• Are you preoccupied with food and weight most of the time?
  • Do you recognise there are certain foods that you find very difficult to moderate?
  • Do you still feel hungry after you have eaten a reasonable sized meal?
  • Have you ever secretly binged and felt ashamed and guilty afterwards?
  • Do you sometimes crave certain foods?
  • Have you ever dieted only to put on more weight?

Positive answers to these questions will determine someone who has difficulty in controlling what they eat and in doing so has probably spent most of their life struggling to eat sensibly and healthily. They may be suffering from Food Addiction or Compulsive Overeating. They may be overweight or obese.

Food becomes similar to a drug in that the individual makes repeated failed attempts to control what they eat and has probably spent most of their life struggling to eat sensibly and healthily.

Food is easily acquired and does not cause the immediate and sometimes catastrophic consequences created by chemical abuse or alcohol. This in turn makes it a difficult addiction to take seriously because the individual genuinely thinks they can control it, however, this addiction is killing more people everyday with obesity related illnesses than any other drug. It causes the individual distress and produces a feeling of worthlessness and shame after being used. These feelings are shared by any other substance user and that is where the connection is made between all addictive substances or behaviours.

Most compulsive overeaters experience addiction to white flour or sugar substances. They display the same obsession of the mind and craving of the body as any other drug user. Once an overeater picks up their "drug" they are unable to stop at one, the first compulsive bite triggers the craving to eat more and more.

Overeating and food addiction by its very nature can be a very subtle obsessive compulsion. Time and again the same behaviours are repeated and time and again the individual experiences the same disappointing result. Yo-yo dieting for example - the individual tends to put on more weight each time they stop dieting, thus the cycle is perpetuated by feelings of shame once again and a feeling of failure. This feeds the addiction and pulls the individual into a downward spiral of low self-esteem. This low-self esteem often results in a great deal of self-criticism, in this negative place the individual is once again reaching for the food to change how they feel or use it as a coping tool or as an escape mechanism. These are temporary strategies and do not last.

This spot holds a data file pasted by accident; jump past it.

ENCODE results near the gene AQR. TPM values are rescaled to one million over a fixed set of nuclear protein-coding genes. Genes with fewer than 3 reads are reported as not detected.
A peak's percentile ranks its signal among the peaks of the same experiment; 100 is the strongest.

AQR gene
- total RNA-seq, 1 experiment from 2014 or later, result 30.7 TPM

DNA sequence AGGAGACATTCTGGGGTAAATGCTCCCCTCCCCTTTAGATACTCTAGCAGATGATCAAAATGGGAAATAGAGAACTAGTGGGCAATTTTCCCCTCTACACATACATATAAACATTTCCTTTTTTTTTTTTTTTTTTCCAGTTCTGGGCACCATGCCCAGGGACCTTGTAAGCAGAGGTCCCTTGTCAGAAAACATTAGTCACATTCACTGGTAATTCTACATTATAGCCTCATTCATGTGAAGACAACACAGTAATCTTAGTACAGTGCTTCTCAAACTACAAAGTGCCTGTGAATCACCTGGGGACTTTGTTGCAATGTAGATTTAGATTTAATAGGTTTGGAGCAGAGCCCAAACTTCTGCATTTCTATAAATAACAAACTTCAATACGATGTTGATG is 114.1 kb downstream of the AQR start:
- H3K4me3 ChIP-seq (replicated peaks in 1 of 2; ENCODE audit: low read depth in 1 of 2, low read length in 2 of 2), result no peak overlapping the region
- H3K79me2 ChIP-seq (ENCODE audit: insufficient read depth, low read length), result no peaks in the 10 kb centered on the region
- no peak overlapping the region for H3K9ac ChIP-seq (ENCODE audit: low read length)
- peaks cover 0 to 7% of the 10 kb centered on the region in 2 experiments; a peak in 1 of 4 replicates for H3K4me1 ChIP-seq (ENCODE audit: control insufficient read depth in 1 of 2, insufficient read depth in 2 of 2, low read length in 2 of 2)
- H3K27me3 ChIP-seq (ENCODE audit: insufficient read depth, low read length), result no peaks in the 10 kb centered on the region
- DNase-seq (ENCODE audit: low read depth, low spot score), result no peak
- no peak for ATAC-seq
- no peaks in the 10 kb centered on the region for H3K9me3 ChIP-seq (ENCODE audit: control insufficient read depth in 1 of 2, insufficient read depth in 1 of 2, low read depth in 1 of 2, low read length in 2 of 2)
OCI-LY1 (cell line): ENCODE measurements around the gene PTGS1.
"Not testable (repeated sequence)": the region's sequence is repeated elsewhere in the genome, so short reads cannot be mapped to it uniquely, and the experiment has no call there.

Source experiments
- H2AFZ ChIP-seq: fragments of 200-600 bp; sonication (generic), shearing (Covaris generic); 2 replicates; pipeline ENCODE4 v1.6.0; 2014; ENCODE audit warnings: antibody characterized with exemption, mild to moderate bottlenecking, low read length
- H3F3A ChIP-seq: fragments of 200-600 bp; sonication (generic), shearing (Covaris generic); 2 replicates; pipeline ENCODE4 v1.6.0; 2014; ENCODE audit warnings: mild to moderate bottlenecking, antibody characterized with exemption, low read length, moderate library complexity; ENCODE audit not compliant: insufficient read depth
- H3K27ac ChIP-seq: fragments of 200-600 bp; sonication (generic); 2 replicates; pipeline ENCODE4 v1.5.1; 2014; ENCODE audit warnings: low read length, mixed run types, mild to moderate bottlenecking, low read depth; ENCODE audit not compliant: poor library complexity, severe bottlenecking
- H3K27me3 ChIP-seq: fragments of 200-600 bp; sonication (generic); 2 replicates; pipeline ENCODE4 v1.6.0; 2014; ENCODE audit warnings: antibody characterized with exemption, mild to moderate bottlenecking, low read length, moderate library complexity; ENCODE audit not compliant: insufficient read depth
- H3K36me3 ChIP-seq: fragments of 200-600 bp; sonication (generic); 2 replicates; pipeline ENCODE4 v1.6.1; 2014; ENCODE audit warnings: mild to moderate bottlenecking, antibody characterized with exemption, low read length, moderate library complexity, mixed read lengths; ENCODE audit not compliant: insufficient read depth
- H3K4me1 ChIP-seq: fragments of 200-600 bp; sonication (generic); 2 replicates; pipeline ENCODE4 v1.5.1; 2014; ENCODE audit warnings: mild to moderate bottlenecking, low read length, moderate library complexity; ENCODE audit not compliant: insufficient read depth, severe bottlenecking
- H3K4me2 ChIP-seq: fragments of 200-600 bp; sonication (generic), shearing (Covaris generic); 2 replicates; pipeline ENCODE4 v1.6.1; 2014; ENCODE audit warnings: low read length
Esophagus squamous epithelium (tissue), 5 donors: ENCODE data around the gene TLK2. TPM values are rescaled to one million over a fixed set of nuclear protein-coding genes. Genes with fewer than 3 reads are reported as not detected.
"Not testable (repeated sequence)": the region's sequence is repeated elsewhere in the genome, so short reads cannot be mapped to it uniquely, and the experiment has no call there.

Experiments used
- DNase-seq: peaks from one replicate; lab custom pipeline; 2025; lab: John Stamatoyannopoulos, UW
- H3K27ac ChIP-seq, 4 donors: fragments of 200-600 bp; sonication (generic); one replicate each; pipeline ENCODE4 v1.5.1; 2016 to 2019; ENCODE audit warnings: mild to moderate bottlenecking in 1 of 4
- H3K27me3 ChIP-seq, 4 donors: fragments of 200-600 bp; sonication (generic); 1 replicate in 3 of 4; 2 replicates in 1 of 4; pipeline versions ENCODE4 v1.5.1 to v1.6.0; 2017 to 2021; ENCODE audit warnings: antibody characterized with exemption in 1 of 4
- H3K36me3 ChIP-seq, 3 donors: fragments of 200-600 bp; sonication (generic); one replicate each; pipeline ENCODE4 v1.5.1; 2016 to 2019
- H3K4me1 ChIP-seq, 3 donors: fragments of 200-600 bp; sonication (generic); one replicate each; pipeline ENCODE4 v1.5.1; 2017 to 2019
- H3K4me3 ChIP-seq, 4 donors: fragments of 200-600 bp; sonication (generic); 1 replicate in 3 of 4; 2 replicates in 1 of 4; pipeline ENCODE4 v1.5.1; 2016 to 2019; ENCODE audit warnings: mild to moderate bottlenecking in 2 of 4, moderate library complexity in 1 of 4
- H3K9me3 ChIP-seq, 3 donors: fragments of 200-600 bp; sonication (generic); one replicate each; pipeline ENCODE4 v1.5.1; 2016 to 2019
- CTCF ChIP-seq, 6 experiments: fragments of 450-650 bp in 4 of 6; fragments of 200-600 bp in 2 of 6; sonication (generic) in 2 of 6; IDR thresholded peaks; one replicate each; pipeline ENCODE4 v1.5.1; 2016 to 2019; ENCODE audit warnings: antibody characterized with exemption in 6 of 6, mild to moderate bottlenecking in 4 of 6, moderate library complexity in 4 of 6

Recovery is about breaking free from this endless cycle, breaking free from the obsession and maintaining a healthy body weight and sensible and comfortable attitude towards food. Recovery will free the user from relying on food as a coping mechanism.

"My name is Alan and I am recovering from food addiction.

I came to seek help from Rochelle in Feb 2006 a broken man and I had eaten myself to 63 stone and was virtually housebound. My body was shutting down and I had badly ulcerated legs that constantly wept and needed to be dressed all the time...I also had the emotional pain which got worse and worse the more I ate.

The relationship that I have had with Rochelle and the trust that goes with that has played a huge part in saving my life... Things started to change when I began to be really honest...

I have so much respect for Rochelle and for her own journey and recovery from this killer illness. Through her own experience and knowledge she's passed on to me, it's given me hope and a way of coping and living...

Today I'm just over 44 stone lighter... my quality of life has completely changed.

I would say to anyone who's living with this illness, it is possible to stop doing what you're doing and please don't give up hope".